7 Talents You Can Use to Give Back to Your Community
You don’t need to be a wealthy philanthropist to give back to your community. There are plenty of ways you can help people in need using the skills and talents you’ve already developed with no cash involved. Here are seven talents you can use to give back.
1. CONSTRUCTION EXPERTISE
If you can swing a hammer, you can help build or repair homes with an organization that provides housing to needy families. Supervised by an actual construction expert, you can help nail, caulk, paint, and more. You don’t necessarily need experience in construction, so if you’re skilled at painting or have put together a treehouse before, you can be a huge help to the team.
2. A GREEN THUMB
Community gardens provide great volunteer opportunities with the added bonus of occasionally taking home fresh vegetables. You can help plant flowers or vegetables, germinate seeds, water gardens, or repair tools. A little muscle and a shovel or pitchfork can go a long way when it comes to weeding and composting. And if you happen to be able to spot the different between a weed and a young plant at a glance, well, that might help, too.
3. MUSICAL PROWESS
Not every family can afford to send their child to music lessons, but music education has been shown to improve academic performance and produce significant changes in kids’ brains. Your skills as a violin virtuoso or guitar legend could influence a child’s life for years to come. Some organizations recruit volunteers to teach music to at-risk youth, while others focus on music therapy for people with disabilities or put on performances for hospital patients. No matter your musical skill level, there’s an opportunity to put it to good use.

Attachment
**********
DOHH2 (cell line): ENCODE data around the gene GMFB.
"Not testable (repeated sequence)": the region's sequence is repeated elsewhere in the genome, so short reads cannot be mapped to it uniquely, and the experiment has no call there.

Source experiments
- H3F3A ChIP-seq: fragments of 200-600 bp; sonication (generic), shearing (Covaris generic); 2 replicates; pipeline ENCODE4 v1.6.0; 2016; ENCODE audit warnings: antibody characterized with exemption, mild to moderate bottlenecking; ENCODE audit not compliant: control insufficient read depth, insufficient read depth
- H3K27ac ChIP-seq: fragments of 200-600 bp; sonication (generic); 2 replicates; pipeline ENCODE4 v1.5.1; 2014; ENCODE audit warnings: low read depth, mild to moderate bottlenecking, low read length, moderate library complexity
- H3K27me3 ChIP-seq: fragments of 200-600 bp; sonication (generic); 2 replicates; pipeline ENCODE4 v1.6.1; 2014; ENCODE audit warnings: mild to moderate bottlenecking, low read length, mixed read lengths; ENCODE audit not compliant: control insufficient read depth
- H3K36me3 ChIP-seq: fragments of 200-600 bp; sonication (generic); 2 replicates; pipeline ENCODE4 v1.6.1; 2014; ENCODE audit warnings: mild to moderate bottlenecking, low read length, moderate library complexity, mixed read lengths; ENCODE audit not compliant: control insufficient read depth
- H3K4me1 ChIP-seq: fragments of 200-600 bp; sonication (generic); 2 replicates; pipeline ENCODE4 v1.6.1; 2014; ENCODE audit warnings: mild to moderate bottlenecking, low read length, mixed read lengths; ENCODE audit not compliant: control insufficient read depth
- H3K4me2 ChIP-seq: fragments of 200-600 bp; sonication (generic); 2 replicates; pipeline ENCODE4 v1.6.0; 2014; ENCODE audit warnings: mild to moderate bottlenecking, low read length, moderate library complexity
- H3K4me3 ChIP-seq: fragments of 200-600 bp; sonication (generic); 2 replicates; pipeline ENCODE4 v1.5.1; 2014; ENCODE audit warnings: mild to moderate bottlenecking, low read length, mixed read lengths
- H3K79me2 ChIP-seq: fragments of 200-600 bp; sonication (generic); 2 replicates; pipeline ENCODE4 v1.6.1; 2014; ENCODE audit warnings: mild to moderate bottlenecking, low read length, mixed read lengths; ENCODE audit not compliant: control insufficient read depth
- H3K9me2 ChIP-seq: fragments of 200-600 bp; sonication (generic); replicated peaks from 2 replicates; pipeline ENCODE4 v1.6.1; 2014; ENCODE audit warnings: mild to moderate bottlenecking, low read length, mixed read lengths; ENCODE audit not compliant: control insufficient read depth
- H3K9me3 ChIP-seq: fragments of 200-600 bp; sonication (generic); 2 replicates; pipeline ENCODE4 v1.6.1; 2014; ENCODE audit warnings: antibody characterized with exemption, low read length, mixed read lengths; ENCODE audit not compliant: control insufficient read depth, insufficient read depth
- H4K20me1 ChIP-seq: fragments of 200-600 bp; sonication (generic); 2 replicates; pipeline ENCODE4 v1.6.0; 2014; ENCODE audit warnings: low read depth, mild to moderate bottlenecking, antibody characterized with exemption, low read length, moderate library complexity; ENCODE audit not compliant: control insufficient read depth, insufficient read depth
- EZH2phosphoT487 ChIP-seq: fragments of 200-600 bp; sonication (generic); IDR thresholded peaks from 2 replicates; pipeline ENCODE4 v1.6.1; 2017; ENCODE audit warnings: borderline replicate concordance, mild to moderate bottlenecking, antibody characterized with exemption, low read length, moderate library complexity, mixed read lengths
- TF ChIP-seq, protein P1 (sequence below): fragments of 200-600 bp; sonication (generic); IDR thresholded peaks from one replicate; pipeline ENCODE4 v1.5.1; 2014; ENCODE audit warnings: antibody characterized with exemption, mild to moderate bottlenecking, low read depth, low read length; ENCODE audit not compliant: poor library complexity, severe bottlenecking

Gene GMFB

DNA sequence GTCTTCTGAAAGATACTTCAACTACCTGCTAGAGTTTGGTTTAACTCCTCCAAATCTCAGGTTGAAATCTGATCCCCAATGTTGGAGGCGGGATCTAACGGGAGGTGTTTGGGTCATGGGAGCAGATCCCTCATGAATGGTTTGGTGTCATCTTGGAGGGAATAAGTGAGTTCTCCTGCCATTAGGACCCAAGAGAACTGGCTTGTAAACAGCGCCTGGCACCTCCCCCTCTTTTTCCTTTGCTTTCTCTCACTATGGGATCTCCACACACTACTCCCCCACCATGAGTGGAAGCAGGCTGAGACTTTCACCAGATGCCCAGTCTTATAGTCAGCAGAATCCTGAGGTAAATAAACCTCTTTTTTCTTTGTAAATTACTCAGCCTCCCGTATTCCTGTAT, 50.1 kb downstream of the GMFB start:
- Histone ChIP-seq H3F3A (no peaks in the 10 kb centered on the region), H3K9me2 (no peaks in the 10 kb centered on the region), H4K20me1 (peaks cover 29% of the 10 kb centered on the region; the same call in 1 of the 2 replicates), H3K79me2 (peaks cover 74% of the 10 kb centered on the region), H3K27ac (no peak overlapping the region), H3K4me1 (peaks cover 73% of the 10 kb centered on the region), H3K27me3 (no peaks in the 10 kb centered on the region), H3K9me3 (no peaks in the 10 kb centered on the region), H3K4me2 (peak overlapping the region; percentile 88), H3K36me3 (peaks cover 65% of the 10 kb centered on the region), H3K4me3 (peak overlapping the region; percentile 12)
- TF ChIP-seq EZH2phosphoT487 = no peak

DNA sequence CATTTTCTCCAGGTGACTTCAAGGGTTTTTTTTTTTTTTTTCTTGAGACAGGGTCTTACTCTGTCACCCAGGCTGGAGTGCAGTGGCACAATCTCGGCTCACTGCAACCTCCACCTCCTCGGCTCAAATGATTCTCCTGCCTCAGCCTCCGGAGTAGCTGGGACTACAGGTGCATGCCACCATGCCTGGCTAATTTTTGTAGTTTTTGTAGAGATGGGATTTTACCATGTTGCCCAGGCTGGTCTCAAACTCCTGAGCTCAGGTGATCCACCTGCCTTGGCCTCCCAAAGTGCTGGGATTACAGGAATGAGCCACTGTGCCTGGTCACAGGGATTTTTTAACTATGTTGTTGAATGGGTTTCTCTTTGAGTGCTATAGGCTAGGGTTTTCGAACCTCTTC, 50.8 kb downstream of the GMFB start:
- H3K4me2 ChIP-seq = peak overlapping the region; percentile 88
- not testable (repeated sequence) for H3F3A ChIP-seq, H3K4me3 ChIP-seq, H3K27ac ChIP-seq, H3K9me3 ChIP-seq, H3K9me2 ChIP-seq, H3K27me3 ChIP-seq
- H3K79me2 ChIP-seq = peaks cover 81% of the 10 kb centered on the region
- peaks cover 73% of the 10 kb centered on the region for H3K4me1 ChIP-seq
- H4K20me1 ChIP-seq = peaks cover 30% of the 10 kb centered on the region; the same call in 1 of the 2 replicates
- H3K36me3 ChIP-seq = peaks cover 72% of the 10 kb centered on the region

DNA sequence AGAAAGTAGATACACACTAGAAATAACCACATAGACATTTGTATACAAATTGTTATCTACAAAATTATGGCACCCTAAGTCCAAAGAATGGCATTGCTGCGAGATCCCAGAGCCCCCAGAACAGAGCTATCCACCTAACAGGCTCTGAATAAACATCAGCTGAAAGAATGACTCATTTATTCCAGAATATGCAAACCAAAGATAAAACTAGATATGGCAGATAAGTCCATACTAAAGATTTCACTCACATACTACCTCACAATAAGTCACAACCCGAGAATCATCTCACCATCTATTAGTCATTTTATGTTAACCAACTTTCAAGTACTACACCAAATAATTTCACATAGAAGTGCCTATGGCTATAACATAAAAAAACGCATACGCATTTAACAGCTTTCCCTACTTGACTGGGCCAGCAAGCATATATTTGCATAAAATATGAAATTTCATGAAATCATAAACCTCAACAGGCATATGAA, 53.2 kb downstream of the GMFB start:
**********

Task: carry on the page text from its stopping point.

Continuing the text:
4. AN EYE FOR DESIGN
Just about any community effort requires advertising and marketing, whether it’s drawing up flyers for a fun run to raise funds or updating the organization’s website. Not everyone has an eye for graphic design or the image-editing skills necessary to make the job look professional, though, and hiring a designer can quickly get expensive. Spending a few hours working on a nonprofit’s logo might not sound like a big commitment to you, but it could be an invaluable resource to the organization.
5. KNITTING KNOW-HOW
Plenty of organizations need warm clothes to support their mission. You can donate your knitting—blankets, hats, socks, stuffed animals—to homeless shelters, hospital nurseries, chemotherapy patients, and more through registered nonprofits. Many organizations that care for animals need knitted items, too, especially rehabilitation centers. One organization fits disabled animals with leggings so that they don’t hurt themselves as they drag their hind legs. Another accepts knitted nests for orphaned baby birds. And many animal shelters accept blanket donations to give dogs and cats something soft to snuggle up on in their hard cages.
6. A SYMPATHETIC EAR
Sometimes, people just need someone to listen. Across the world, there are hundreds of suicide crisis centers that operate hotlines for people in distress. Volunteers are trained to take calls, providing a sympathetic ear during mental health crises and helping people develop plans to make changes in their lives. Volunteers also help callers locate support groups, clinics, and doctors in their community. Some organizations also provide online chat services for people in need, so being great on the phone isn’t necessarily a requirement.
7. COACHING SKILL
Whether it’s through a local athletic association or nonprofits focused on kids with disabilities or mentoring girls, plenty of youth sports leagues need adult coaches who can guide a team through drills, team-building exercises, and competition on a regular basis. Even if you aren’t a former college athlete, your ability to hit a home run or blast a killer serve can be put to good use teaching a new generation of sports lovers. The benefits of coaching go beyond the satisfaction of teaching a child to dribble. It’s a way to mentor youth in your community and make sure that everyone has a chance to get out on the field. And if you don’t have the time to devote to coaching a team, you can also put your sports knowledge to work by refereeing games.
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